Mindfulness meditation helps calm the part of the brain that controls emotional regulation, making angry outbursts less common. It also strengthens the area of the brain responsible for executive functioning, giving us access to a wider range of cognitive tools and responses in any situation.

Meanwhile, regular mindfulness practice can quell the rumination that often fuels anger. By keeping attention in the present moment, instead of dwelling on the past or anticipating the future, mindfulness helps redirect attention away from repetitive thoughts and storylines that make us angry.

And there’s this: When we meditate, we allow thoughts and feelings to rise and pass, without judging them or needing to hold on to them. In this way, mindfulness meditation helps us to see that feelings are often transitory, changing on their own when we don’t identify with them so strongly.

Practicing mindfulness cultivates a more relaxed state overall, where even normally upsetting circumstances are less likely to trigger us. It’s like there’s a buffer between the upset and us: We recognize something isn’t right and we may feel anger rising, but instead of flying into rage, we control anger by holding a broader awareness of the situation, checking in with ourselves, and choosing how to best respond.

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How to Use Mindfulness to Cope with Anger

One of the best ways to deal with anger is to recognize it. Trying to suppress your anger or push it away isn’t helpful. It’ll only make it stronger and more likely to show up elsewhere.

So, acknowledge it. You might even say, “Anger is here.” Naming an emotion helps us to be with that emotion instead of being controlled by it.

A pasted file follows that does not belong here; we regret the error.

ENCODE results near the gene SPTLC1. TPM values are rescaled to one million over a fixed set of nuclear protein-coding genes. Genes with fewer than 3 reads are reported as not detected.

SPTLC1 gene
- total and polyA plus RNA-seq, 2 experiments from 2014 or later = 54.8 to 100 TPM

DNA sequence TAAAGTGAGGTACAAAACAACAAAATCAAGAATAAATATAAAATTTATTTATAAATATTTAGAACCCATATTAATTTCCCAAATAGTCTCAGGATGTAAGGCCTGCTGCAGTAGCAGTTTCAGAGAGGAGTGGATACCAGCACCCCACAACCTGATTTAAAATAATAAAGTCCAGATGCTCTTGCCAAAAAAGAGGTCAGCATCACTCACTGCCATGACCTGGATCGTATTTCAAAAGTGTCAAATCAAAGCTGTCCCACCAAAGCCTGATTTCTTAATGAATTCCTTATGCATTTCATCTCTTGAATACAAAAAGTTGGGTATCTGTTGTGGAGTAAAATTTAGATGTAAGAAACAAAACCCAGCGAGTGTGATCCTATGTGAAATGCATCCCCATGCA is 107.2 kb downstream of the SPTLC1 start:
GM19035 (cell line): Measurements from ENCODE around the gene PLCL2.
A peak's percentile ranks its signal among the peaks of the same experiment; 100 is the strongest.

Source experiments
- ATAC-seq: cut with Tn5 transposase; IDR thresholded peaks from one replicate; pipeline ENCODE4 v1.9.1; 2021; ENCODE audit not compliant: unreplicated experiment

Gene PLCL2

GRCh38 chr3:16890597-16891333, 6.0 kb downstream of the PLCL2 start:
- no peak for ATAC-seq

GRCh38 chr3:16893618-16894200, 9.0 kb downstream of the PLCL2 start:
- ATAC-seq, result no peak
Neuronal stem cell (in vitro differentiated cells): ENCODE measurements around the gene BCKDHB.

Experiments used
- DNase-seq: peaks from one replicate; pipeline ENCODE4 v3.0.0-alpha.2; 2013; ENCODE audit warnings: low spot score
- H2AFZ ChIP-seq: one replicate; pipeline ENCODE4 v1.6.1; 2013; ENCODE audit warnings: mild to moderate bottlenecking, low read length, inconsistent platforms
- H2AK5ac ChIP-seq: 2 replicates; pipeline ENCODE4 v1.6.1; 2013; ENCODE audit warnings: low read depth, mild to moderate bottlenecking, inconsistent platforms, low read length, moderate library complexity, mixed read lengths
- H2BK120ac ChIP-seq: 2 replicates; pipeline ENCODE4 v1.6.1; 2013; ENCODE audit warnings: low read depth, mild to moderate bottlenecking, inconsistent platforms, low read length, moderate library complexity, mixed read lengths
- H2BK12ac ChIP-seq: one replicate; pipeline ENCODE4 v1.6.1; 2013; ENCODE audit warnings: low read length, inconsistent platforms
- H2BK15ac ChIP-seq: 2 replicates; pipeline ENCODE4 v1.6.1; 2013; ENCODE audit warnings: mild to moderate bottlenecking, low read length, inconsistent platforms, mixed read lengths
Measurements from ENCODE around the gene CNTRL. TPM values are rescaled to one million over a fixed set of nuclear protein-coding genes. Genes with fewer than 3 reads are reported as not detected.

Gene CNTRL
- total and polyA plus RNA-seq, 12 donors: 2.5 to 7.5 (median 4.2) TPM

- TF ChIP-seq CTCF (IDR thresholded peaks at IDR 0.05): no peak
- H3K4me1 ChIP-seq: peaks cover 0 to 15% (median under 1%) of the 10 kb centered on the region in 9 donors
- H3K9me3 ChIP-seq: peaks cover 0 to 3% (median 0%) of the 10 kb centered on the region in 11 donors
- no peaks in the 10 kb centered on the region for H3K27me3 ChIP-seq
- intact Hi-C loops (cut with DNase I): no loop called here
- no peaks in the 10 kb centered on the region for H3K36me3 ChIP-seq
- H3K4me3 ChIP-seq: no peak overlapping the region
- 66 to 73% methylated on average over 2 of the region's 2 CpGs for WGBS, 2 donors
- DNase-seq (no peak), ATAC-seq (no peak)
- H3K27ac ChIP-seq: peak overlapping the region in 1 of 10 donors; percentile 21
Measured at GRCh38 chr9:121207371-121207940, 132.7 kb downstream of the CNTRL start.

Next, slow down. Take a few deep breaths, exhaling audibly out your mouth.

Focus on your body. Are you sitting or standing? Where are your hands? Tune into any physical sensations, such as heat or pulsing. Maybe your jaw is tight or your breathing is fast and shallow. Just notice what’s there.

If you’re sitting, you might stand up and move a bit. If you’re standing, shake out your arms and walk around. Moving your body will help discharge some of the energy.

As your heart rate and breathing begin to slow down—signs that the stress response is receding—see if you can explore your anger. This isn’t a deep psychological exploration, but a curiosity. Sometimes just underneath anger is another emotion, such as fear, frustration, or shame. Just notice what’s present.

Offer yourself a moment of compassion. You’re not “wrong” for having anger. There’s a reason you feel the way you do, perhaps a very good reason.

And know that by taking these steps you are already working to overcome anger and to channel these strong feelings in a healthy way:

In pausing, breathing deeply, and slowing down, you are disrupting the stress response.
And you’re giving yourself an opportunity to determine how things go from here.

Take another deep breath. Check in again. Where is anger now? Has it shifted or changed in any way?

Consider what you might do next. Here are some ideas:

  • If you need more time, give that to yourself and let others know you’re not ready to talk.
  • Burn off excess energy by going on a run or hitting some golf balls.
    Write about your feelings.
  • Check in with your body. Do you feel hungry, tired? Can you attend to your physical needs?
  • From this more spacious perspective, you may realize that you need to take action. What might it be?